Otter.ai announced the launch of Otter Assistant for Microsoft Teams, Google Meet, and Cisco Webex for Otter Business Plan users. After an initial one-time user permission, Otter Assistant automatically joins calendared meetings to record, take notes, and share transcripts with meeting participants so users can focus on collaborating and connecting in meetings knowing Otter is automatically transcribing it, or they can skip meetings altogether and catch up on notes afterward.
Otter Assistant does not require a complicated setup process, seamlessly integrating with the user’s calendar so that it joins meetings on time even if you’re running late or can’t make the meeting. During the meeting, it will generate real-time, secure, shareable, and searchable notes and audio recordings with industry-leading accuracy. Users can highlight, add images, comments or questions, search by keywords or name, and review the transcript and audio during and after the meeting, empowering professionals to be more productive and engaged in meetings without the stress of trying to accurately capture and document information.
Users can access all of their notes, regardless of video conferencing platform, through Otter.ai’s web app or mobile apps on iOS and Android. Otter Business starts at $20 per user per month
This week we have articles on Twitter Bluesky and beyond graphs to hypergraphs. News comes from Adobe and Frame io, Umbraco and Monterro, Confluent, and Mural.
We’ll be back as usual next Wednesday to provide you with reading for the holiday weekend in the U.S. – if you can’t help yourself. We’ll be on vacation the week after reading other things and communing with all things Atlantic seashore. We’ll probably be back :).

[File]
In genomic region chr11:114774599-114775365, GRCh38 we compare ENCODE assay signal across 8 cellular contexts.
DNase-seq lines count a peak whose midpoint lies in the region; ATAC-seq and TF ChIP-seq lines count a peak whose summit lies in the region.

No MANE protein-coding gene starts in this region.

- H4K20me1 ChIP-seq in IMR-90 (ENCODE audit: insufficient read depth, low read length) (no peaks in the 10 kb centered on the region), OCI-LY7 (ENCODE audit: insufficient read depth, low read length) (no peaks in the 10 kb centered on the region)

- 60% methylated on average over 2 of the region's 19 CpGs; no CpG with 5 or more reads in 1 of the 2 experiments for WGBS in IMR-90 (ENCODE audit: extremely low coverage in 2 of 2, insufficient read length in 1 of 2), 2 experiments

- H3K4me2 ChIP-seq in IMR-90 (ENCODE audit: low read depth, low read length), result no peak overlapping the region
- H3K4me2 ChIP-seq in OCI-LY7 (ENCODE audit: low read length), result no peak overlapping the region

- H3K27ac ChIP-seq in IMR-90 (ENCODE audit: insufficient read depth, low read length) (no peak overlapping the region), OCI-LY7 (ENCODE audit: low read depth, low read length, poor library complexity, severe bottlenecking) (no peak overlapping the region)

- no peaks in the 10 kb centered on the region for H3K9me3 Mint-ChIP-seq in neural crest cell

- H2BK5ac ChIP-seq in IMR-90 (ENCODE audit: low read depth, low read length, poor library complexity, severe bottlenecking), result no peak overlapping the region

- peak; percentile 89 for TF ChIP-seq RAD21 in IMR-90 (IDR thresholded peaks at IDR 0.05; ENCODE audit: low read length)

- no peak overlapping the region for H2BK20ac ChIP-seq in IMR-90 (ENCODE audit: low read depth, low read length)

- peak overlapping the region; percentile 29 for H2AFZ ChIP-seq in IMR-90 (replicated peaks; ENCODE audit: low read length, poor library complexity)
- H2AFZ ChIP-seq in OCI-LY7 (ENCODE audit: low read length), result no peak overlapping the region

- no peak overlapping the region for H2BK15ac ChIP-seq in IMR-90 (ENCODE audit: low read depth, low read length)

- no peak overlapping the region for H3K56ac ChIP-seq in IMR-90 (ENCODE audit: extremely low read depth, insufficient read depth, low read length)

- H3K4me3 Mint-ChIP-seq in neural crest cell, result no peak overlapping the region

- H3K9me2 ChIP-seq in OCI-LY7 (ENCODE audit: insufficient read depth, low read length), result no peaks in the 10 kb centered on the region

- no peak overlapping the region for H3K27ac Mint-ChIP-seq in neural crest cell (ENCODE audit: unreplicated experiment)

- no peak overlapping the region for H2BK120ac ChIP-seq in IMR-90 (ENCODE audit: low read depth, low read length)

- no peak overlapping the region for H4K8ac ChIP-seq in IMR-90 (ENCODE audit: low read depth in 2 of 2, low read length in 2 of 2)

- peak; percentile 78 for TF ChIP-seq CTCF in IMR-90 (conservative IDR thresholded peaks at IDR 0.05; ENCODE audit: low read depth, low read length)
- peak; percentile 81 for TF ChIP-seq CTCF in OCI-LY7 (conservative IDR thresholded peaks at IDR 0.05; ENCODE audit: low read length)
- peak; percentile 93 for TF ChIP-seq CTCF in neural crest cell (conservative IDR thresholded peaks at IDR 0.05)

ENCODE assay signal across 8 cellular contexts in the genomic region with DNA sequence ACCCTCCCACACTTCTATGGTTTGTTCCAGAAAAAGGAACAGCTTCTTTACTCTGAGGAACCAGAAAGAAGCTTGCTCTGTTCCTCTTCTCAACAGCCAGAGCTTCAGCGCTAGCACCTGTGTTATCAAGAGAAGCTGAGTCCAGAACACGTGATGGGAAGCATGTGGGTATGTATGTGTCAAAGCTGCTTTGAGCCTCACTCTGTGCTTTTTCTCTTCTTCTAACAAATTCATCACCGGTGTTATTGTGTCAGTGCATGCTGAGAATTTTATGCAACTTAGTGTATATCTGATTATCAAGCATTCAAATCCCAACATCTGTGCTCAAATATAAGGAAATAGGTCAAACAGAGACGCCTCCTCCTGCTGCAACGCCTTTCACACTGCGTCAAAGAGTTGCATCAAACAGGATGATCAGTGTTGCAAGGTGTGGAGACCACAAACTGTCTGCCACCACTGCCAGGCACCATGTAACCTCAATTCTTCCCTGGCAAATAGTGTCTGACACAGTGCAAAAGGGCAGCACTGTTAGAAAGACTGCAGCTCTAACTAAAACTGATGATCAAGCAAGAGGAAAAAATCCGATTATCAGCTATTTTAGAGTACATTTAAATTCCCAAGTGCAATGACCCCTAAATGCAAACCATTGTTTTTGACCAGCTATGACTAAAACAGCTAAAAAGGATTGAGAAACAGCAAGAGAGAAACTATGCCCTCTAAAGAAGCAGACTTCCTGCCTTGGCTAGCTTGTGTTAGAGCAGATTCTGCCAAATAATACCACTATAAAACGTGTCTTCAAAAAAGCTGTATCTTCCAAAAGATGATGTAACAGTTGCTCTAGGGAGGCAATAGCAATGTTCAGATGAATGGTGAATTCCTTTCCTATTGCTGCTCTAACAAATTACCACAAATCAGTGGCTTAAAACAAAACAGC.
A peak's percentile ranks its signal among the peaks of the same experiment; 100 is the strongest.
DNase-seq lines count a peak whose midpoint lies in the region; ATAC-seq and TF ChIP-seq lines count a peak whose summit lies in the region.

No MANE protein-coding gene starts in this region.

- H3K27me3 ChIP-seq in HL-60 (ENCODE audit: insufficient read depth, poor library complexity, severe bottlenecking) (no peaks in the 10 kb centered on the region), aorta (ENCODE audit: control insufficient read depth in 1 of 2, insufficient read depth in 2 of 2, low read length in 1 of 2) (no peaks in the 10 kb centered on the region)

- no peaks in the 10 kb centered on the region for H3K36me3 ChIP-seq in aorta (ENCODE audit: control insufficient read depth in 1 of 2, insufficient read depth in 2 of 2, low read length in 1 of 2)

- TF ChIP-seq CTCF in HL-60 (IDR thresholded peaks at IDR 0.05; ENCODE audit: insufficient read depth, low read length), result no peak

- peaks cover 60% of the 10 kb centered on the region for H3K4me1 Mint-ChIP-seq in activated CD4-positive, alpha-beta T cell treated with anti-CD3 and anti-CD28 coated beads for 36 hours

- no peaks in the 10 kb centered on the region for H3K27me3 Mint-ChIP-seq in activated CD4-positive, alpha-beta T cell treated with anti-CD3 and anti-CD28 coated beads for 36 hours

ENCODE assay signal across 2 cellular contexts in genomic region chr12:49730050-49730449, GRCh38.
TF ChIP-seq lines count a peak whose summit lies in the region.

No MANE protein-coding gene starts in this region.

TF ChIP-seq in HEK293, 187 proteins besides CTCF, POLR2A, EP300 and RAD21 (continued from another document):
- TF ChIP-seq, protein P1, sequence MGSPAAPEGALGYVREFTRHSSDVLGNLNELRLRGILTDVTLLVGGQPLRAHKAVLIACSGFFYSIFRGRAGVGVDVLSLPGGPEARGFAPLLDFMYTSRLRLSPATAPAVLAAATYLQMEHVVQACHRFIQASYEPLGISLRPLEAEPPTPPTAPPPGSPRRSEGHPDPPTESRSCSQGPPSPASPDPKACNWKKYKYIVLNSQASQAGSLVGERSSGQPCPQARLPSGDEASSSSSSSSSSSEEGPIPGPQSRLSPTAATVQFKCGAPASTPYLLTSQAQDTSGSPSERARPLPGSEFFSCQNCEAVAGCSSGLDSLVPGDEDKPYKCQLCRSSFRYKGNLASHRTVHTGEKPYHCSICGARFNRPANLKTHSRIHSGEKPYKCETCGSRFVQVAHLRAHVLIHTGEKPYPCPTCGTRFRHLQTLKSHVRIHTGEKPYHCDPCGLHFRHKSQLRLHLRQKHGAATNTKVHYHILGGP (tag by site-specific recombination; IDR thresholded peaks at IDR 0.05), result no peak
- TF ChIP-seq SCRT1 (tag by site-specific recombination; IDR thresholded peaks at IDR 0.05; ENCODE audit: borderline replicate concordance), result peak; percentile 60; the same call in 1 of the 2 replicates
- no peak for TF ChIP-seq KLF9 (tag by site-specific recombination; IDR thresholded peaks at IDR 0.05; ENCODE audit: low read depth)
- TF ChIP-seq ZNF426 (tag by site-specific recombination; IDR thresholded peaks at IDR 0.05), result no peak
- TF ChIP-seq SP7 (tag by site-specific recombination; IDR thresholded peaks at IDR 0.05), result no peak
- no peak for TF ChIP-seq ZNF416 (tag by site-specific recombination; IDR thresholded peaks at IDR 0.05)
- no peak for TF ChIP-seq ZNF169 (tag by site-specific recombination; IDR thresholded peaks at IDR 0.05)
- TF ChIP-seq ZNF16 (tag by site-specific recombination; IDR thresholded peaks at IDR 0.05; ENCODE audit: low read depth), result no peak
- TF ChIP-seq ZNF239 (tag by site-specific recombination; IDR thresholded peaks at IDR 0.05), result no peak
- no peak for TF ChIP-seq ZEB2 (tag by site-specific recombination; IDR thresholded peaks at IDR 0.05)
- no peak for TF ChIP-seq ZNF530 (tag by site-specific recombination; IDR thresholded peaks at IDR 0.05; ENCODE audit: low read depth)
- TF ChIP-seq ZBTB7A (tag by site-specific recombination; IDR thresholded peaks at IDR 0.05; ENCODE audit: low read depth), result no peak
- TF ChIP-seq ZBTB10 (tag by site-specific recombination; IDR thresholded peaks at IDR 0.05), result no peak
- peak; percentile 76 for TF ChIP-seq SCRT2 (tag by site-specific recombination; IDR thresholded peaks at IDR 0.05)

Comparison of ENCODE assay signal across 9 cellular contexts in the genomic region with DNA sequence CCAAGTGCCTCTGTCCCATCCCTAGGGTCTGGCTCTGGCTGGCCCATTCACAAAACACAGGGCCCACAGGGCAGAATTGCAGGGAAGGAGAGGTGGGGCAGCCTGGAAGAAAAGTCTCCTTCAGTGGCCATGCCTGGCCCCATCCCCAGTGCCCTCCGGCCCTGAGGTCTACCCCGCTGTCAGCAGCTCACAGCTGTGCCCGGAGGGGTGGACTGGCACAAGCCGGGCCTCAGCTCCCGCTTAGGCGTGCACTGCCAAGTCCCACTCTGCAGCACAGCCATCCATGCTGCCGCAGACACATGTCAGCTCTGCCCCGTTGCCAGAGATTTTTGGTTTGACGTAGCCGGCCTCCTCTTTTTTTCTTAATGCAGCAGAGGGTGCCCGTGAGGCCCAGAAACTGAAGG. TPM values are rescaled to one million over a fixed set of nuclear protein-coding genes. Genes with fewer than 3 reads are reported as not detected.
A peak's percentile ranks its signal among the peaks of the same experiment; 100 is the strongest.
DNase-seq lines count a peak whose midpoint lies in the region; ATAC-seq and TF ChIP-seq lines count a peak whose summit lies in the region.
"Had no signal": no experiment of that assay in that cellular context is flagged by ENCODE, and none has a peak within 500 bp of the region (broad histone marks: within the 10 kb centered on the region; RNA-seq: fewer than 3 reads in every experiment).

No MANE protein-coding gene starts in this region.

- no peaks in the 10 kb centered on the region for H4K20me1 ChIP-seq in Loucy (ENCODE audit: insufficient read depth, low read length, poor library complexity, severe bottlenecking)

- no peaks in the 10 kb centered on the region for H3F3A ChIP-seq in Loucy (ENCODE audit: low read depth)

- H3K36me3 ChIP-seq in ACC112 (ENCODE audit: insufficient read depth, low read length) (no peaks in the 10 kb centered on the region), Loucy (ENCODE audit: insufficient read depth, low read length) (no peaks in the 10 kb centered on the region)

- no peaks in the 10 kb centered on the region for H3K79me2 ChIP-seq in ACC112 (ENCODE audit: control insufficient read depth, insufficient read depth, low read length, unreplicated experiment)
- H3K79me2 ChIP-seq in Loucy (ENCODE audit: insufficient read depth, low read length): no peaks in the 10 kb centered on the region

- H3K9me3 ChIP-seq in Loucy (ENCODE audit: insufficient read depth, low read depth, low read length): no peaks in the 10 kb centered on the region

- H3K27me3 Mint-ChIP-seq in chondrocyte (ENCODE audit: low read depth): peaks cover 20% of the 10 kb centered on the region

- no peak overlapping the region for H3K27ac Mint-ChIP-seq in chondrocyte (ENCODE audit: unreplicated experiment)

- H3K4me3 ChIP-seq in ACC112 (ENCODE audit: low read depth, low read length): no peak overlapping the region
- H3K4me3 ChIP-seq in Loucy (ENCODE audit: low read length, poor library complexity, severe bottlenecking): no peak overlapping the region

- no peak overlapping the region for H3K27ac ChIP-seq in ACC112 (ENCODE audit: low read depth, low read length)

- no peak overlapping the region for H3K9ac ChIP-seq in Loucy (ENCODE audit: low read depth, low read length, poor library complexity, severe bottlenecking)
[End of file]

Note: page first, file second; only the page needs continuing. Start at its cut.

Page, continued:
Opinion / Analysis
How big data carried graph theory into new dimensions
Graph databases and knowledge graphs are already advancing our ability to express, navigate, and learn from data. But as computing power and data sets grow, graphs as we know them are not sufficient for keeping up with the full richness and complexity we find. Stephen Ornes explains why, and why hypergraphs are a necessary part of the future.
Don’t panic. You’re not behind the curve. But this article will help you think strategically about current knowledge graph initiatives, and start preparing you for what comes next.
Twitter’s decentralized social network project finally has a leader
Twitter announced the Bluesky project in 2019, and the reception was an unsurprising combination of skepticism and cheers. Tim Bray’s reaction included both, and is still a good and relevant read. Last week’s announcement of an official project leader has generated what is probably the most press the project has received since. Not that there hasn’t been some progress — see the Ecosystem Review by the new project lead Jay Graber, published in January. Nonetheless, this is not something imminent. It is however, worthy of contribution and encouragement.
The Gilbane Advisor is curated by Frank Gilbane for content technology, computing, and digital experience professionals. The focus is on strategic technologies. We publish recommended articles and content technology news weekly. We do not sell or share personal data.